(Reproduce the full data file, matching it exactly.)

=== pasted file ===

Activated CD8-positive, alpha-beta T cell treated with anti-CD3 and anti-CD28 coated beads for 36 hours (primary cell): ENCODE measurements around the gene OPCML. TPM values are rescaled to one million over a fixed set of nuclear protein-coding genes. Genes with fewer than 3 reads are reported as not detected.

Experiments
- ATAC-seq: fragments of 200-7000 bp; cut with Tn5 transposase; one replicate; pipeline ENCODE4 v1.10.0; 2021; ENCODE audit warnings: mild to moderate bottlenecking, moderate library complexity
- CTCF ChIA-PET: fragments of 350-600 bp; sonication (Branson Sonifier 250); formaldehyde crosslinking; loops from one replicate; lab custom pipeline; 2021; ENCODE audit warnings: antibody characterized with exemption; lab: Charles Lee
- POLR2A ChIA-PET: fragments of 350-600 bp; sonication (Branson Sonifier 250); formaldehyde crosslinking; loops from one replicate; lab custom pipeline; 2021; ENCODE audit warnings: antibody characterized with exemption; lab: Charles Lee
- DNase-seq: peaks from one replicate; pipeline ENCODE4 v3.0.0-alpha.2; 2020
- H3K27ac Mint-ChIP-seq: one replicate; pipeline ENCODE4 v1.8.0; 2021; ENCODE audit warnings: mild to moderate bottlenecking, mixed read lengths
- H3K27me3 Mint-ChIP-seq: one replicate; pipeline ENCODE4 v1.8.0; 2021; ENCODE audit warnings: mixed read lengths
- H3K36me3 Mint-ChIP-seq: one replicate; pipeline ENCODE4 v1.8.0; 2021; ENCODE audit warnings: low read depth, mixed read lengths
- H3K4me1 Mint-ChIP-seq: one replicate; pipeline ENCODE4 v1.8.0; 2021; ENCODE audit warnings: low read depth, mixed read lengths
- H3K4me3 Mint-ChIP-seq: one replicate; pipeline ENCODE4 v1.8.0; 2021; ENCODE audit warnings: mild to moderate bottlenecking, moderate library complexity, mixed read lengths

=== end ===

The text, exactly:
Activated CD8-positive, alpha-beta T cell treated with anti-CD3 and anti-CD28 coated beads for 36 hours (primary cell): ENCODE measurements around the gene OPCML. TPM values are rescaled to one million over a fixed set of nuclear protein-coding genes. Genes with fewer than 3 reads are reported as not detected.

Experiments
- ATAC-seq: fragments of 200-7000 bp; cut with Tn5 transposase; one replicate; pipeline ENCODE4 v1.10.0; 2021; ENCODE audit warnings: mild to moderate bottlenecking, moderate library complexity
- CTCF ChIA-PET: fragments of 350-600 bp; sonication (Branson Sonifier 250); formaldehyde crosslinking; loops from one replicate; lab custom pipeline; 2021; ENCODE audit warnings: antibody characterized with exemption; lab: Charles Lee
- POLR2A ChIA-PET: fragments of 350-600 bp; sonication (Branson Sonifier 250); formaldehyde crosslinking; loops from one replicate; lab custom pipeline; 2021; ENCODE audit warnings: antibody characterized with exemption; lab: Charles Lee
- DNase-seq: peaks from one replicate; pipeline ENCODE4 v3.0.0-alpha.2; 2020
- H3K27ac Mint-ChIP-seq: one replicate; pipeline ENCODE4 v1.8.0; 2021; ENCODE audit warnings: mild to moderate bottlenecking, mixed read lengths
- H3K27me3 Mint-ChIP-seq: one replicate; pipeline ENCODE4 v1.8.0; 2021; ENCODE audit warnings: mixed read lengths
- H3K36me3 Mint-ChIP-seq: one replicate; pipeline ENCODE4 v1.8.0; 2021; ENCODE audit warnings: low read depth, mixed read lengths
- H3K4me1 Mint-ChIP-seq: one replicate; pipeline ENCODE4 v1.8.0; 2021; ENCODE audit warnings: low read depth, mixed read lengths
- H3K4me3 Mint-ChIP-seq: one replicate; pipeline ENCODE4 v1.8.0; 2021; ENCODE audit warnings: mild to moderate bottlenecking, moderate library complexity, mixed read lengths